Jessica Varvil, Staff Writer
The new school year at Saint Martin’s University was accompanied by the hiring of several new faculty members. These staff additions bring experiences including across the country in a variety of different disciplines from engineering, education and business.
Waiting outside the offices in Cebula Hall, students and visitors examine the posters and visuals that paper the walls and doors around professors’ offices. Matthew Ballard’s windows are covered with diagrams concerning salmonella and the microfluidic devices that could detect the presence of bacteria. Ballard graduated from the Georgia Institute of Technology in August with a Ph.D. in mechanical engineering with a focus on fluid dynamics. His academic interests also include thermodynamics and physiological flows.
Before earning his doctorate, Ballard earned a bachelors degree in mechanical engineering from Brigham Young University in Utah, his home state. After receiving his degree, he worked as a flight test engineer for the U.S. Navy. Ballard was drawn to Saint Martin’s University because of SMU’s faith based values and genuine care for its students. Though Ballard originally hails from North Salt Lake, Utah, his wife is from Yakima, Wash. Ballard likes the mountains, winter sports and outdoor activities that characterize the Pacific Northwest. Ballard is the father of five children, ranging from ages two to nine.
In a press release, David Olwell, Ph.D., Dean of the Hal and Inge Marcus School of Engineering, stated that “Ballard brings excellent academic credentials, superb teaching skills, and a practical engineering experience to the classroom.” The school of engineering was not the only department at Saint Martin’s to gain new faculty.
The College of Education and Counseling Psychology added two assistant professors of education, Marcela de Souza, Ph.D., and Celeste Trimble, Ph.D. Christopher Maund, associate dean of graduate and professional programs, described de Souza as “well accomplished and very down to earth.” According to a press release from the university, de Souza earned a Ph.D. from the University of California Santa Barbra in education. Her dissertation is entitled “Succeeding in School: Exploring How Academic Achievement is Possible for Mexican Origin English Learners.”
Kate Boyle, Ph.D. Dean of the College of Education and Counseling Psychology, stated that “de Souza’s strong research and professional experiences with [English Language Learning] students in all levels of education and across borders… will bring a new and valuable style and approach.”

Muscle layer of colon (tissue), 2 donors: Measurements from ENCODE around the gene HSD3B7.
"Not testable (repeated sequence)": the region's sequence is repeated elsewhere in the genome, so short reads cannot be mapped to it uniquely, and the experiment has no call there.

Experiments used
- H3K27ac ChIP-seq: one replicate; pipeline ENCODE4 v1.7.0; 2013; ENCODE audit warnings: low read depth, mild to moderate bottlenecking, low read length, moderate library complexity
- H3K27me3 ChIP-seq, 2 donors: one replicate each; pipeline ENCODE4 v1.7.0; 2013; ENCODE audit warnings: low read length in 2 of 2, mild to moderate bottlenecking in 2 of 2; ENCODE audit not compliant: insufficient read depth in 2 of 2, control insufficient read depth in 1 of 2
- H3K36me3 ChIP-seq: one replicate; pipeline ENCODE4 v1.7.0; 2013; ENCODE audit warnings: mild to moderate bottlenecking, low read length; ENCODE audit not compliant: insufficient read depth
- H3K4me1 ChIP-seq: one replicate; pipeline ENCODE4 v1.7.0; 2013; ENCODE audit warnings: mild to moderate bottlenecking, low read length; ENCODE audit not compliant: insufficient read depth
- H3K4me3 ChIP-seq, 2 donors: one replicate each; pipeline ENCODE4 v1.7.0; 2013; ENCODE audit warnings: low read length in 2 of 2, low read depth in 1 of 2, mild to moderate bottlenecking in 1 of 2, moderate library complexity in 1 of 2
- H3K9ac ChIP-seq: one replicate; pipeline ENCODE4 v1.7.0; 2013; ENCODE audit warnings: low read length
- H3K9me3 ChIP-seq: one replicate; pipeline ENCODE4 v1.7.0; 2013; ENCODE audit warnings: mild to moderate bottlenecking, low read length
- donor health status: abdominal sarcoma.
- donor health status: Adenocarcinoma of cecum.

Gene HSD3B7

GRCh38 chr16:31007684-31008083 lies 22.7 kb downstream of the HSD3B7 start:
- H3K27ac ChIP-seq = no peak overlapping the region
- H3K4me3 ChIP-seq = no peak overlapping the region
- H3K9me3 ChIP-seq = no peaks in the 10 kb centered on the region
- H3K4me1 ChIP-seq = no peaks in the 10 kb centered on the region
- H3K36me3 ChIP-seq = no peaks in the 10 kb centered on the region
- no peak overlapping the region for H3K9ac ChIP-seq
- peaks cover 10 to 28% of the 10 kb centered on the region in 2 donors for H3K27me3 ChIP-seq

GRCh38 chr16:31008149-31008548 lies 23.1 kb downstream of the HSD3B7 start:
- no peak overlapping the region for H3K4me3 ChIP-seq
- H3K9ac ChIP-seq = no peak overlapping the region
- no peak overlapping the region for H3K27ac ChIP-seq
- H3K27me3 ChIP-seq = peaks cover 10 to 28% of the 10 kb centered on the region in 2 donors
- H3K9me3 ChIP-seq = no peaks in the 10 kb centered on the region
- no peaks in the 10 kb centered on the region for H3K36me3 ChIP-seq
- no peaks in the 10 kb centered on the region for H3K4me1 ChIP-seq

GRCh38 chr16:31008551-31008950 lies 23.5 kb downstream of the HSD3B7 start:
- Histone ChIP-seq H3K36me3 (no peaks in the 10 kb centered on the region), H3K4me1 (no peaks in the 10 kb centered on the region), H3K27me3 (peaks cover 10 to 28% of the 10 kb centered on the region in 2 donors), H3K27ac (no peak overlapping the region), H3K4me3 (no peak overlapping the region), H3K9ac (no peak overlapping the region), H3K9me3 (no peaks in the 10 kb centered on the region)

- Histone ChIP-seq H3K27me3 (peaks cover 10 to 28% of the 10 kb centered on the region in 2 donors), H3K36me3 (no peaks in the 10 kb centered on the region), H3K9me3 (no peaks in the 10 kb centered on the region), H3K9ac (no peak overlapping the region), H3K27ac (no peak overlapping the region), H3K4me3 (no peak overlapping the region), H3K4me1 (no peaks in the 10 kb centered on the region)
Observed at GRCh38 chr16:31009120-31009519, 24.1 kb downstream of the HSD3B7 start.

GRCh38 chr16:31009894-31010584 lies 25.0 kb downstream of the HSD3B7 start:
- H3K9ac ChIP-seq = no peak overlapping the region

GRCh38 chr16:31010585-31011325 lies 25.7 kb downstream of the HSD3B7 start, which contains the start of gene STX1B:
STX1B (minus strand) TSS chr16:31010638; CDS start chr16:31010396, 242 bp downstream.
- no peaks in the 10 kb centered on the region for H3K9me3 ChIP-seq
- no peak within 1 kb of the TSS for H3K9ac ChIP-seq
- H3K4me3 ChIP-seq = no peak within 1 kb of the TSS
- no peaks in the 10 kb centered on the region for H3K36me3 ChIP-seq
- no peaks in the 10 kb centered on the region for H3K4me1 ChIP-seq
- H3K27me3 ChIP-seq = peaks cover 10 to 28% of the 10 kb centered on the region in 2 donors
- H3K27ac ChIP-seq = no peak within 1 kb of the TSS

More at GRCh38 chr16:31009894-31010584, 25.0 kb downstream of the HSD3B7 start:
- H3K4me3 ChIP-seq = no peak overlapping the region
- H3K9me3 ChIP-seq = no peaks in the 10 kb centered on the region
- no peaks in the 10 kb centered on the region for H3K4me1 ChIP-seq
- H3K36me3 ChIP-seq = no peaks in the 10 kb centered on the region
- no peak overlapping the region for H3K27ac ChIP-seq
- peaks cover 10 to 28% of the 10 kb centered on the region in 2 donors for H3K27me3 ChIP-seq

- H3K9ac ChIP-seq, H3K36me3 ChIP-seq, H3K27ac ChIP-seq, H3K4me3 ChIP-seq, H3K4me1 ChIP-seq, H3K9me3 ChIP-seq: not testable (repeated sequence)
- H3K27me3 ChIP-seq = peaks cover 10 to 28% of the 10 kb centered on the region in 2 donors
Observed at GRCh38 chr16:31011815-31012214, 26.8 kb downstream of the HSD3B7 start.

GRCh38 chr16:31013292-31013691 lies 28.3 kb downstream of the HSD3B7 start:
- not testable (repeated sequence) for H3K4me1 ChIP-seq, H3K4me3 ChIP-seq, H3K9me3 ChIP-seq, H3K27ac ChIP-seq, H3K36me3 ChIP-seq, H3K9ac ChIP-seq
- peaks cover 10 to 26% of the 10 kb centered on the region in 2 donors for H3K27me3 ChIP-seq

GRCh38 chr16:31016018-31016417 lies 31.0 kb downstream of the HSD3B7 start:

According to the same press release, de Souza is interested in the literacy development of English language learners, culturally responsive pedagogies and opportunities for underrepresented students. Trimble, whose office is filled to the brim with colorful children’s books and educational texts, attended the University of Arizona in Tucson, Ariz. while earning her Ph.D. in language, reading and culture. Her dissertation was titled “Entering into Particulars: Re-conceptualizing Adolescence through Young Adult Literature and Critical Narrative Pedagogy.”
On Trimble’s interest in English education, youth literacy and adolescent literature, Boyle stated in a press release that “Trimble’s commitment and pursuit of understanding of indigenous culture will bring a needed focus on opportunities for Saint Martin’s University CECP faculty and students.”
The School of Business welcomed Andrew Barenberg and Bob Danielle as new assistant professors of business. Richard Beer, Ph.D. described Barenberg as “an economist with special interest in health economics and how health care (or the lack of it) relates to economic inequality and educational achievement in children.” Barenberg earned a Ph.D. in economics from the University of Massachusetts, while Danielle received an Ed.D. in higher education and organizational change from Benedictine University in Lisle, Ill.
Students and faculty alike look forward to the new changes and perspectives that these staff additions bring to the campus, hopefully making the 2017-2018 school year the best year yet.